Gordon Brown is not the only Labour leader in trouble. North of the border the knives are out for the head of Scottish Labour, Wendy Alexander.
This follows her dramatic U-turn in calling for an immediate referendum on Scottish independence.
This call was taken without consulting Brown at a time when he is keen to present himself as the arch defender of Britain.
Brown refused to endorse Alexander’s position. Last weekend he pledged to do “whatever is necessary” to maintain the union between Scotland and England.
Alexander said she will back Scotland’s first minister’s plan to hold a referendum in 2010.
Labour lost control of the Scottish parliament last May as a result of its craven support for the war in Iraq, coupled with privatisation and attacks on public services.
Since then the party has been floundering, attacking the Scottish National Party (SNP) administration for being “tartan Tories” – despite it ending PFI, scrapping prescription charges and student fees.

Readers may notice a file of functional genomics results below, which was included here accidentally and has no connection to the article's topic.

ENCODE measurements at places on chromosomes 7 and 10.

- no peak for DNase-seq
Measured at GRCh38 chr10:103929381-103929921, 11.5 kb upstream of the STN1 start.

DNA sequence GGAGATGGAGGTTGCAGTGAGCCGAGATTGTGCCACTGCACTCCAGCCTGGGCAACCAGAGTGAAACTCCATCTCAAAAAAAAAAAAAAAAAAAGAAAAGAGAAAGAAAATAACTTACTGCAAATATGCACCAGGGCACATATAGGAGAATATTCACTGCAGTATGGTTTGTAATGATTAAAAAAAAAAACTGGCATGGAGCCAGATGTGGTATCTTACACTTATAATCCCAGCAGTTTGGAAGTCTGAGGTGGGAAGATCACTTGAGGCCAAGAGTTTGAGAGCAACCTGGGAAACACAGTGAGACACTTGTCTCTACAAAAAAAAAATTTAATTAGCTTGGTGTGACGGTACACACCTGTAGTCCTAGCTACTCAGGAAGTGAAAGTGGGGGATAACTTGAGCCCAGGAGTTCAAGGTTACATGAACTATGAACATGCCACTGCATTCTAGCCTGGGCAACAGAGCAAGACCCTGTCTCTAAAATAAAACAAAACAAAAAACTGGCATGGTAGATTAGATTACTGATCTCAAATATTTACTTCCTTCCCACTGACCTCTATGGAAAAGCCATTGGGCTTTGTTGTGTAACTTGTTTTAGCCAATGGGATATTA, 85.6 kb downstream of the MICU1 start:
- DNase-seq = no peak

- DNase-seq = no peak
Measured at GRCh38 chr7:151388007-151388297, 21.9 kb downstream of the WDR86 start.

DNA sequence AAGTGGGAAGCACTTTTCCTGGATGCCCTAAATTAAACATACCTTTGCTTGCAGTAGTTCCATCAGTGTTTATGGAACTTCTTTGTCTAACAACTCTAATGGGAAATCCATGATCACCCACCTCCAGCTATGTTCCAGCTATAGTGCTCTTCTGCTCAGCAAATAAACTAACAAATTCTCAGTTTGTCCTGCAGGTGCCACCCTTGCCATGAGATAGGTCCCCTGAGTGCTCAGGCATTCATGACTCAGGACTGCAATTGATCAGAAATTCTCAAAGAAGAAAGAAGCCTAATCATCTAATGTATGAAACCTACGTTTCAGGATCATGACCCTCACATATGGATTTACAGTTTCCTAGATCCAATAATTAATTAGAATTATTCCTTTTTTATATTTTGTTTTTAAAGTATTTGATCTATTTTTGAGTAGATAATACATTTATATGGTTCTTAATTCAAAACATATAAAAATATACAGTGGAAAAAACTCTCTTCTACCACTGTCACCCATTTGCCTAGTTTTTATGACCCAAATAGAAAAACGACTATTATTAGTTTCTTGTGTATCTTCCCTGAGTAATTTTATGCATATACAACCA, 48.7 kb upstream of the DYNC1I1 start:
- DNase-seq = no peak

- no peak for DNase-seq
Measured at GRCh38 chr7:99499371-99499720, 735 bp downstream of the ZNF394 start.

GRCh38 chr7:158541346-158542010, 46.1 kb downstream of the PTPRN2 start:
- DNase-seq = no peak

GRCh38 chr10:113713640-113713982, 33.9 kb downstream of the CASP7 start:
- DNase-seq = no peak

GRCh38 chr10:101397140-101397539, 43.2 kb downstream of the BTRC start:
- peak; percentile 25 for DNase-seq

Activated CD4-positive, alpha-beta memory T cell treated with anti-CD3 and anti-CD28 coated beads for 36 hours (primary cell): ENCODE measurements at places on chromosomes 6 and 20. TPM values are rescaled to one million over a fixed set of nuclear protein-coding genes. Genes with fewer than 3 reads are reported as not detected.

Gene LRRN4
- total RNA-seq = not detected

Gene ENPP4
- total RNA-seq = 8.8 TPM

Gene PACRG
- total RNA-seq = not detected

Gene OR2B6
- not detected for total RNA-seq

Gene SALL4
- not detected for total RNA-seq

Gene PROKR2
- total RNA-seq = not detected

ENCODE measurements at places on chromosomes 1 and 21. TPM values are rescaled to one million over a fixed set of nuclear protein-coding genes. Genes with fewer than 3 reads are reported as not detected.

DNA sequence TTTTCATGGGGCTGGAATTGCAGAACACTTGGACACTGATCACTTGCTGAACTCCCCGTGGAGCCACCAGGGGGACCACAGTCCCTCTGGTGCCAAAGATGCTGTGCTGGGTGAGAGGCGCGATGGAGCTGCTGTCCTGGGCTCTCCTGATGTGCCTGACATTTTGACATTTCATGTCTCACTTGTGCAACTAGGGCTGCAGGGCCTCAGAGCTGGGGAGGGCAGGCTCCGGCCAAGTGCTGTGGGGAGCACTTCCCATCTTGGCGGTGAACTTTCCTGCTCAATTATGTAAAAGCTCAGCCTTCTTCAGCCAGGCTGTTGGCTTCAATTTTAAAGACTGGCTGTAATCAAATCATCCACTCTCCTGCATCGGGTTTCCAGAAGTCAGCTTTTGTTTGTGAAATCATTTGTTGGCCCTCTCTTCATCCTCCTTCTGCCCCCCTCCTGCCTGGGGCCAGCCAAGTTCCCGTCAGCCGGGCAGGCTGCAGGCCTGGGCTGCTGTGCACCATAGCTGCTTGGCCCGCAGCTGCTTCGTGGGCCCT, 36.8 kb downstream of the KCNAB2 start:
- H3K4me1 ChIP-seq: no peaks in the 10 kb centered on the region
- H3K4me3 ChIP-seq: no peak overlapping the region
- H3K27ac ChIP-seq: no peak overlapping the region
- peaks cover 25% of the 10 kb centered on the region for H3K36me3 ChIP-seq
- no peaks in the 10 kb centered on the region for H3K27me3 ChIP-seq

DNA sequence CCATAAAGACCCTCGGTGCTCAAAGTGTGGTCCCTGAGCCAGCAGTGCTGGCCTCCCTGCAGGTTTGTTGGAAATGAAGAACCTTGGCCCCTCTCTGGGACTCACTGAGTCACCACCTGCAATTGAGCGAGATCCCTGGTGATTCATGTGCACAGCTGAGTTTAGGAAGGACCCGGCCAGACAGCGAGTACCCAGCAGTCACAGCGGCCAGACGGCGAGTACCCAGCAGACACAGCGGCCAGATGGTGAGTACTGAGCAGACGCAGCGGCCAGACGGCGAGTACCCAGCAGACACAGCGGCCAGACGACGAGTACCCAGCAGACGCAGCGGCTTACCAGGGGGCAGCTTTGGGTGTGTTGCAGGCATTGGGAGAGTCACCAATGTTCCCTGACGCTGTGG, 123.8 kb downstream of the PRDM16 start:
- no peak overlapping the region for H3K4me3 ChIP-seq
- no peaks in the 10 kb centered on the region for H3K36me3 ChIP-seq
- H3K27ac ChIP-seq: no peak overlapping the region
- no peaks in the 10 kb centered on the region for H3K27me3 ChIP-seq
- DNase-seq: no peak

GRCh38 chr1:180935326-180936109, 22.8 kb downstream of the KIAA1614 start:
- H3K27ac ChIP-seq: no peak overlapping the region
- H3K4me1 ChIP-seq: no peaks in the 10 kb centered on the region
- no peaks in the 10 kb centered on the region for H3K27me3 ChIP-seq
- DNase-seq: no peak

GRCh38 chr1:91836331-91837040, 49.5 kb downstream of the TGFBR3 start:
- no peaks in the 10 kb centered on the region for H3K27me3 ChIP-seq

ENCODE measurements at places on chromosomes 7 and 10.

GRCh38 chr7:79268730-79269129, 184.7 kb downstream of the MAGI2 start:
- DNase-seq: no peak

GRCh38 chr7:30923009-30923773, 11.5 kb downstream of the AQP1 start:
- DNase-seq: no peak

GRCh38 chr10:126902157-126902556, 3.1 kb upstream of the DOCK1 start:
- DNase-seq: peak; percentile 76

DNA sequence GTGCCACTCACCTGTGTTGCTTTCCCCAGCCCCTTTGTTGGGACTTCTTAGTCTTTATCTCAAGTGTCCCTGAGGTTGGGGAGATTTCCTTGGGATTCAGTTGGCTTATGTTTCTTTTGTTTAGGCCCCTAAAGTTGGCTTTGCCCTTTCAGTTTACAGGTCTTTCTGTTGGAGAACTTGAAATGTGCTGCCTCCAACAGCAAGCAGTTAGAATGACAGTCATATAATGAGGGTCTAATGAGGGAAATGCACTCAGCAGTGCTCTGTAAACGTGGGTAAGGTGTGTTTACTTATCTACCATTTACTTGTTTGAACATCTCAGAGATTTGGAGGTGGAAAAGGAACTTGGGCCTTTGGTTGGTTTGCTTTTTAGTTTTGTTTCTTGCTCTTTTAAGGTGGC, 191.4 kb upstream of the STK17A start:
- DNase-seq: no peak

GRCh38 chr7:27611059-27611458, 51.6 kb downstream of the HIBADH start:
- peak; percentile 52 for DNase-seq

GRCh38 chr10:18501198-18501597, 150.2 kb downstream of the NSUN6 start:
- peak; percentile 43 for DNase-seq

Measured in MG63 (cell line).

Opinion polls in Scotland have shown that people support the SNP in government more than they support their stance on independence.
But with the growing fear that the Tories could win the next general election, Wendy Alexander’s desperate attempt to wrest the initiative from the SNP could result in Scots deciding to vote for independence to escape the clutches of both New Labour and David Cameron.
For the left in Scotland two dangers loom. One is to uncritically back Brown in defending the union, which some in the trade union movement are arguing for.
The other is to collapse into uncritically backing SNP leader Alex Salmond. Last week Salmond congratulated Boris Johnson on being elected mayor of London and said he could work with David Cameron if he was elected.
The Scottish people have a right to decide on independence but this does not represent an escape from free market policies.
The SNP likes to portray itself as standing for a social democratic Scotland in an effort to capture Labour’s support.
But it champions making Scotland a bastion of neoliberalism.
The left has to address those contradictions and demand Salmond acts on pledges to stop Trident nuclear weapons and its replacement being based in Scotland.